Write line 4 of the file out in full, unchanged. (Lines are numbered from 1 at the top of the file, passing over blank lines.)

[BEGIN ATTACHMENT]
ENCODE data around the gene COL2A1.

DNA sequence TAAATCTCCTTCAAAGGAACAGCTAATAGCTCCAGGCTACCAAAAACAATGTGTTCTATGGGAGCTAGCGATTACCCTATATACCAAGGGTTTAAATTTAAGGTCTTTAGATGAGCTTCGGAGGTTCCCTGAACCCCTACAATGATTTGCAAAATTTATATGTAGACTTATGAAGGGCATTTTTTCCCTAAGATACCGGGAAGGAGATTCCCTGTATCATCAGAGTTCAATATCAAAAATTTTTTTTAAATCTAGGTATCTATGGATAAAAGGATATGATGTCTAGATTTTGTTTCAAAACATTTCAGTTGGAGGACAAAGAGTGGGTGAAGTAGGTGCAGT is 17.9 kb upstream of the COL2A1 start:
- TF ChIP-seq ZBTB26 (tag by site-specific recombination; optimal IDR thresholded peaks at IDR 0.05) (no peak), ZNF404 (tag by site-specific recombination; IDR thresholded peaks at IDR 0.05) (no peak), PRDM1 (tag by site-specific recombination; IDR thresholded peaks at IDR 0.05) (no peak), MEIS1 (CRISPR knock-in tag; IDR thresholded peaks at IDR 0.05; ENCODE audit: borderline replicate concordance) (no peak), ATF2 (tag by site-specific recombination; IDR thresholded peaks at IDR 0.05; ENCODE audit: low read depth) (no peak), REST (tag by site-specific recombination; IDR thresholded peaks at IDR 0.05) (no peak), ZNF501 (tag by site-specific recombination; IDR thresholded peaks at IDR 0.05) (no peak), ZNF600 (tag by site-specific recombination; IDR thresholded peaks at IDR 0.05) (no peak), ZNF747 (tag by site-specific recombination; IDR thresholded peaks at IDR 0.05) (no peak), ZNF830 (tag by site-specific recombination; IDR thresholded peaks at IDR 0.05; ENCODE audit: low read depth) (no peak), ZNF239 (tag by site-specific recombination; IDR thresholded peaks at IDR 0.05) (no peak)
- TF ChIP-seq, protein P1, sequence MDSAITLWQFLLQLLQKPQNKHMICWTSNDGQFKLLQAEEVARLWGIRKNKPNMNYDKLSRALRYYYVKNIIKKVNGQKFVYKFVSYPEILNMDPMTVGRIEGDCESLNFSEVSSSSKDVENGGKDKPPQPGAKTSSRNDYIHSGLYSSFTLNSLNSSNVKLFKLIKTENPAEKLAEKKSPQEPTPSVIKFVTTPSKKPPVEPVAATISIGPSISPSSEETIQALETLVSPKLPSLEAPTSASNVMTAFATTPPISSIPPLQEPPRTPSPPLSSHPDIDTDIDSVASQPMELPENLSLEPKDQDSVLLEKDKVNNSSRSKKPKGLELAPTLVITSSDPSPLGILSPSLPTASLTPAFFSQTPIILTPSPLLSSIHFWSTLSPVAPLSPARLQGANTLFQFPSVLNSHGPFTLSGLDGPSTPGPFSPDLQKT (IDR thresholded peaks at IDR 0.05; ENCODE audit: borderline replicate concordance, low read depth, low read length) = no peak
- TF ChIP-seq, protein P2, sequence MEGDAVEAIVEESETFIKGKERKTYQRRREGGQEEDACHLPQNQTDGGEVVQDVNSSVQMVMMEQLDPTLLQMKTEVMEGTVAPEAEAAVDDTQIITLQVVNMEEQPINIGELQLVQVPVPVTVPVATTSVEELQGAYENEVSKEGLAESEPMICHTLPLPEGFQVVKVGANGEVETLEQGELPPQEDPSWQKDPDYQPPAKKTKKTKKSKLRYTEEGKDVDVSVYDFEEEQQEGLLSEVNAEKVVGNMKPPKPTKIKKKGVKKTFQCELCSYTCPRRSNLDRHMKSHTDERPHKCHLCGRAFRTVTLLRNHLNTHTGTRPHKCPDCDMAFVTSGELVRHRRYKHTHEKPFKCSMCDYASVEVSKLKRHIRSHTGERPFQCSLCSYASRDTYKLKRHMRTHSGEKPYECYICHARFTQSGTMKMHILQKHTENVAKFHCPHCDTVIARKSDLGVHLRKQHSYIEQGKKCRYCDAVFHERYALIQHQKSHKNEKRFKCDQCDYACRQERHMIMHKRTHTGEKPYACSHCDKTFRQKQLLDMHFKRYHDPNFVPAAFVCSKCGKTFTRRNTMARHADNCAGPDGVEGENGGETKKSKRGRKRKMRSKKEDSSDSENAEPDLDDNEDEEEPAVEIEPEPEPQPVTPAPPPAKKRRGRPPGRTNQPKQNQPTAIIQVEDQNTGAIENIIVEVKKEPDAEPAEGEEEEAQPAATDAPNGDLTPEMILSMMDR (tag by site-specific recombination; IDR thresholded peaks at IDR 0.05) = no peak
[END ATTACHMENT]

- TF ChIP-seq, protein P1, sequence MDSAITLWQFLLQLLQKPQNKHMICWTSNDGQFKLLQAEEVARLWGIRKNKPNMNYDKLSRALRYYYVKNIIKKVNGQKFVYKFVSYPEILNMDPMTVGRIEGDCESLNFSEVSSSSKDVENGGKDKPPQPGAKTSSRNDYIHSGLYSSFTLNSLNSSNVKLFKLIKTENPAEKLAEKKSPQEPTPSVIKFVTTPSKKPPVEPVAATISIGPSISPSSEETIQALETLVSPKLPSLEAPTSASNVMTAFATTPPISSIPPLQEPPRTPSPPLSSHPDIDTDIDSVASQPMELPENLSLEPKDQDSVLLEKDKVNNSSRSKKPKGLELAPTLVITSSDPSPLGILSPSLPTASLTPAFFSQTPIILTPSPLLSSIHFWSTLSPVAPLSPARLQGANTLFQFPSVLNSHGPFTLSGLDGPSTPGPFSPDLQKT (IDR thresholded peaks at IDR 0.05; ENCODE audit: borderline replicate concordance, low read depth, low read length) = no peak